Mastering Fire Restoration Estimation
Photo courtesy of Sean Scott

One of the biggest mistakes a restoration contractor can make is turning in an estimate or bill for services that doesn’t have any supporting documentation. This only leads to the adjuster becoming frustrated and ultimately your bill being rejected or significantly reduced.

Let’s dive in and look at writing the scope of work for the EMS phase of a fire loss. First, you want to format your estimate in such a fashion that makes it easy for everyone to read, understand, and justify. Start with the heading in your estimate that says “EMERGENCY SERVICES”. Then put in sequence the events and/or tasks you performed each day. For example, the first item may be an emergency service call. Write a sub-heading under “EMERGENCY SERVICES” that states the date and time of initial contact, then put a note under it that explains “The fire department dispatch requested a board-up at 10:35 PM on 9/18/22” This language explains the need for a service call after hours to protect the property. 

Here are a few line items that may be used for a fire EMS invoice or estimate:


Emergency services performed on 9/18/22

1) Emergency service call after hours (1 ea.)

     The fire department dispatcher requested a board-up at 10:35 PM on 9/18/22

2) Travel time to and from the jobsite (per worker) (4 hours)

     4 men .5 hr. to and .5 hour from loss site (total time 4 hours)

3) Carpentry labor (per worker) (15 hours)

     3 men 5 hours to board up windows, doors, and cover roof

4) Residential supervisor (5 hours)

     1 working supervisor 5 hours to coordinate workers, maintain safety, document loss, etc.

5) ½” OSB plywood (320 sf.)

     10 sheets of 4x8 plywood were used to board up windows,  doors, and cover roof opening

6) 2x4x8’ Douglas Fir Lumber (20 ea.)

    20-2x4x8’ sticks were used to provide backing to bolt plywood through doors and window openings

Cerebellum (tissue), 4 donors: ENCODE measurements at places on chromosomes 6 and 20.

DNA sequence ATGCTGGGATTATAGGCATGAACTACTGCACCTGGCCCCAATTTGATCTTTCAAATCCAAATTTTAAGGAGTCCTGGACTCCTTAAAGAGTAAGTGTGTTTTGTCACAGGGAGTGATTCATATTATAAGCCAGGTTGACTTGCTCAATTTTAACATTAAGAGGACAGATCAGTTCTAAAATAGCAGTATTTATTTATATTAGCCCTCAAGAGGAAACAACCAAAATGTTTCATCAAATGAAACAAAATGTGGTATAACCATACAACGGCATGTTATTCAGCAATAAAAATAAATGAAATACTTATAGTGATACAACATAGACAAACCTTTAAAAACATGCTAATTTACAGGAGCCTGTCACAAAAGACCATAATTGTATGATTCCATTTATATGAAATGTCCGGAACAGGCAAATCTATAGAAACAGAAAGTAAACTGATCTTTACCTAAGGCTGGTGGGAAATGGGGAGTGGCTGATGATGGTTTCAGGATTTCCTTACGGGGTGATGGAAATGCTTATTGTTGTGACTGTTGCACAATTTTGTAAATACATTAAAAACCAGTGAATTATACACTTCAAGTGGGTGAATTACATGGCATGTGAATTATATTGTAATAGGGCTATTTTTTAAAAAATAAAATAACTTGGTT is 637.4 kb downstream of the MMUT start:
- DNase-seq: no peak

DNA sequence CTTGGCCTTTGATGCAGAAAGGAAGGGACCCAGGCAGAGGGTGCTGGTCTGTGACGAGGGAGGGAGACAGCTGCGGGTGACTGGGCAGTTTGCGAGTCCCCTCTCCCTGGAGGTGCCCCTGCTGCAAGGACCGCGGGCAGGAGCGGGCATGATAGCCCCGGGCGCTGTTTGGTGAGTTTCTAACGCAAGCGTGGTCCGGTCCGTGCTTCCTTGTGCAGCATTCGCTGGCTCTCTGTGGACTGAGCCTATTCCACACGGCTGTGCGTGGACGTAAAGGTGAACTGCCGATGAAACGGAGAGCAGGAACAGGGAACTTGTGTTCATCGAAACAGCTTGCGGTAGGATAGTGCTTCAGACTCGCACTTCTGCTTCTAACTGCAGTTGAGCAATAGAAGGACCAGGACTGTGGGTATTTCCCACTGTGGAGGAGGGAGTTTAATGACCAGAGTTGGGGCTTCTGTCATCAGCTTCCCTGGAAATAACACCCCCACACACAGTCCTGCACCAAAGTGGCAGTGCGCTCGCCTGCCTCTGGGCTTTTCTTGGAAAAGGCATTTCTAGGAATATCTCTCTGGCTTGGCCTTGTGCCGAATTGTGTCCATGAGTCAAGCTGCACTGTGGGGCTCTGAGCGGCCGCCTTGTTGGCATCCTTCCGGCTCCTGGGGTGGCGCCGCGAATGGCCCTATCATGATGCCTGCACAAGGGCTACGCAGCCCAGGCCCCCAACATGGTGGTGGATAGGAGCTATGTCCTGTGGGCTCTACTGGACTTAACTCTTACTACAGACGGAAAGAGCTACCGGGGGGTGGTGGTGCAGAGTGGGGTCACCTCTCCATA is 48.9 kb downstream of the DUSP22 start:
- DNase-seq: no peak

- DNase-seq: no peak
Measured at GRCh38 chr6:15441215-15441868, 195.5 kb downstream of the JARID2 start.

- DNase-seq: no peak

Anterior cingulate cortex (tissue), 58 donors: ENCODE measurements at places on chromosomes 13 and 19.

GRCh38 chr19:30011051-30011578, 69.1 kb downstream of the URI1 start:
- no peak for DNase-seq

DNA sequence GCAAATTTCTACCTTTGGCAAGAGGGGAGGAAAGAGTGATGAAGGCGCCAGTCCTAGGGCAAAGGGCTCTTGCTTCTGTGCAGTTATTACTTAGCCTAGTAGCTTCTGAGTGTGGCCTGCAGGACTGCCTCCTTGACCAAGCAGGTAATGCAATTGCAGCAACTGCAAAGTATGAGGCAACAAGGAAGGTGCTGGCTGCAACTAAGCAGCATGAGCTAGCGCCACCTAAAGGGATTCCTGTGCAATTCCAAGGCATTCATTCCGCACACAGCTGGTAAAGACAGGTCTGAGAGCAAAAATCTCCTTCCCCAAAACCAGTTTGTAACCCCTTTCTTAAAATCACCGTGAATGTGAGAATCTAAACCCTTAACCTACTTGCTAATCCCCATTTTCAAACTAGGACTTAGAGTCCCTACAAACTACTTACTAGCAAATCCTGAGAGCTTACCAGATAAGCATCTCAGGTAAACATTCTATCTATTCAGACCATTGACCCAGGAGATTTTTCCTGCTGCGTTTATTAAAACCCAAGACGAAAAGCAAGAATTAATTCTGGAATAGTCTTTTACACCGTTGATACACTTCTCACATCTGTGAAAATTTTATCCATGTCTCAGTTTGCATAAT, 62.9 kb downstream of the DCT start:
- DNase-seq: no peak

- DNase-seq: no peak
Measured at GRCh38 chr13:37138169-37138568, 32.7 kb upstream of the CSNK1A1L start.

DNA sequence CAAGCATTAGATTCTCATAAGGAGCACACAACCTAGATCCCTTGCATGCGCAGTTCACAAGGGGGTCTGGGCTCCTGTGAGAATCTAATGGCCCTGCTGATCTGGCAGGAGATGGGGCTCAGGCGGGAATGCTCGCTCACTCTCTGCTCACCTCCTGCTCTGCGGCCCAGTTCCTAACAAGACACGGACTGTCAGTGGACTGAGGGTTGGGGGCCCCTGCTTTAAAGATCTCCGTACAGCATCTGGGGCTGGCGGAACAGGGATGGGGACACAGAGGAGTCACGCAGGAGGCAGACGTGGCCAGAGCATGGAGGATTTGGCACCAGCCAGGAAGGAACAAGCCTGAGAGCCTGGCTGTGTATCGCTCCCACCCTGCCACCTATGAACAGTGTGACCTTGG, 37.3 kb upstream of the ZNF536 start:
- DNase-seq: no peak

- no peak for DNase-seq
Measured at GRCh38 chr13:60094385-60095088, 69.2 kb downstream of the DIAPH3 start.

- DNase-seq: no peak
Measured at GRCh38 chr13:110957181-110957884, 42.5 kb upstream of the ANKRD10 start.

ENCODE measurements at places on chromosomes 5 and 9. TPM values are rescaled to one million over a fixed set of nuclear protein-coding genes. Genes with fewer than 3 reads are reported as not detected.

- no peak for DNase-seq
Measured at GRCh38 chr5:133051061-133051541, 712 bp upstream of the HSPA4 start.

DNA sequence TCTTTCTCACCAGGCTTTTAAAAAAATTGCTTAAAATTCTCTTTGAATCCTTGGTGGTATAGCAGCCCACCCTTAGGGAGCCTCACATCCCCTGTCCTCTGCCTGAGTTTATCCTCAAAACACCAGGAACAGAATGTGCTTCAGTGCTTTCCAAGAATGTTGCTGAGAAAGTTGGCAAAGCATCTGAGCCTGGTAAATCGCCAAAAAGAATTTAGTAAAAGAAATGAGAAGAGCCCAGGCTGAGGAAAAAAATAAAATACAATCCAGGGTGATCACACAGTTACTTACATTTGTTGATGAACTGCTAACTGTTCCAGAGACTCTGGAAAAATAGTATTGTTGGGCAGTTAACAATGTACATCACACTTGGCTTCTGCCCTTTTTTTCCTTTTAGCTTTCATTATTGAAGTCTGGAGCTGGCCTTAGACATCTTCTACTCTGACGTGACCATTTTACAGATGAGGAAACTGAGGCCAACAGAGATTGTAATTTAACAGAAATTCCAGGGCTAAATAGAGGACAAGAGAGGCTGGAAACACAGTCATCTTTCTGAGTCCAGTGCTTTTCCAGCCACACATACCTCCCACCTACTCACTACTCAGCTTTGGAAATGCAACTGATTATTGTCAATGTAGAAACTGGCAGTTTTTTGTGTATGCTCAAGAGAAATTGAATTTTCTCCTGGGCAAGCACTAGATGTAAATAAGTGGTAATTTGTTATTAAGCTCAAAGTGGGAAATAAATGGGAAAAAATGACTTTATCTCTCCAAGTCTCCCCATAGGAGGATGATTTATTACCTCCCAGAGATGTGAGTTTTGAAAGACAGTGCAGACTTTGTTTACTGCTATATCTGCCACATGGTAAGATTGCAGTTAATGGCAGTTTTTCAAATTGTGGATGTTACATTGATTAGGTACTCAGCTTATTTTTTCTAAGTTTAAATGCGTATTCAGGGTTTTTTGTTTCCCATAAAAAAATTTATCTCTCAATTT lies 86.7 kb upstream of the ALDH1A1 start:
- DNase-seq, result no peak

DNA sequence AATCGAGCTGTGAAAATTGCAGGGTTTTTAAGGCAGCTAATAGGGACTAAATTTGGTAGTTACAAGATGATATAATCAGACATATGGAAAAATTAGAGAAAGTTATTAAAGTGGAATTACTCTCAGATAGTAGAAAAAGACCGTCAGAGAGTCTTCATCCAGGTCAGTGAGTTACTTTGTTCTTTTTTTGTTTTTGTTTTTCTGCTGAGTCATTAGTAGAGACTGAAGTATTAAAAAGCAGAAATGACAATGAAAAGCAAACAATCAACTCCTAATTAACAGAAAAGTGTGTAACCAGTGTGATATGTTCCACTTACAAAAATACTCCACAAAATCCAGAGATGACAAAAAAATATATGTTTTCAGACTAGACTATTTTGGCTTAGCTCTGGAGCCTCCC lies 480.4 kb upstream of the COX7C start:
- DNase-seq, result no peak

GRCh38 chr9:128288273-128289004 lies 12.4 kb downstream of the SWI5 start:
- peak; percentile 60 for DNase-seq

7) Roof tarp 20x20 (1 ea.)

     This tarp was used to cover the roof in order to prevent rain from entering the home.

8) All-purpose sandbags (16 ea.)

    These were used to hold the tarp down and keep the wind from blowing the tarp off the roof

9) Personal protective equipment (4 sets)

     Includes new P-100 respirator cartridges (8), Tyvek suits (4), gloves (4) pair, safety goggles (4) shoe covers (4)

10) Portable generator 1-day minimum charge (includes fuel)

       This was used for lighting, saws, and drills

11)  Plastic contractor debris bag (20 ea.)

        These were used to clean up the glass and insulation strewn on the front driveway and sidewalk.

12) Haul debris per pick-up truck load (1)

       This was done to dispose of the debris bags 

13) Plumbing emergency service call (1 ea.)

       This was for a service call to have a plumber cap leaking lines and disconnect the water heater.

14) Electrician emergency service call (1 ea.)

       This was needed to disconnect circuits where wiring was damaged and isolate circuits.                   

Taking the extra time to thoroughly document everything that you do, the materials and equipment you used, and the vendors that provided services will make it a lot easier for the adjuster to understand what needed to be done. Not only will this help you get paid for your services, but it will also help you get paid faster.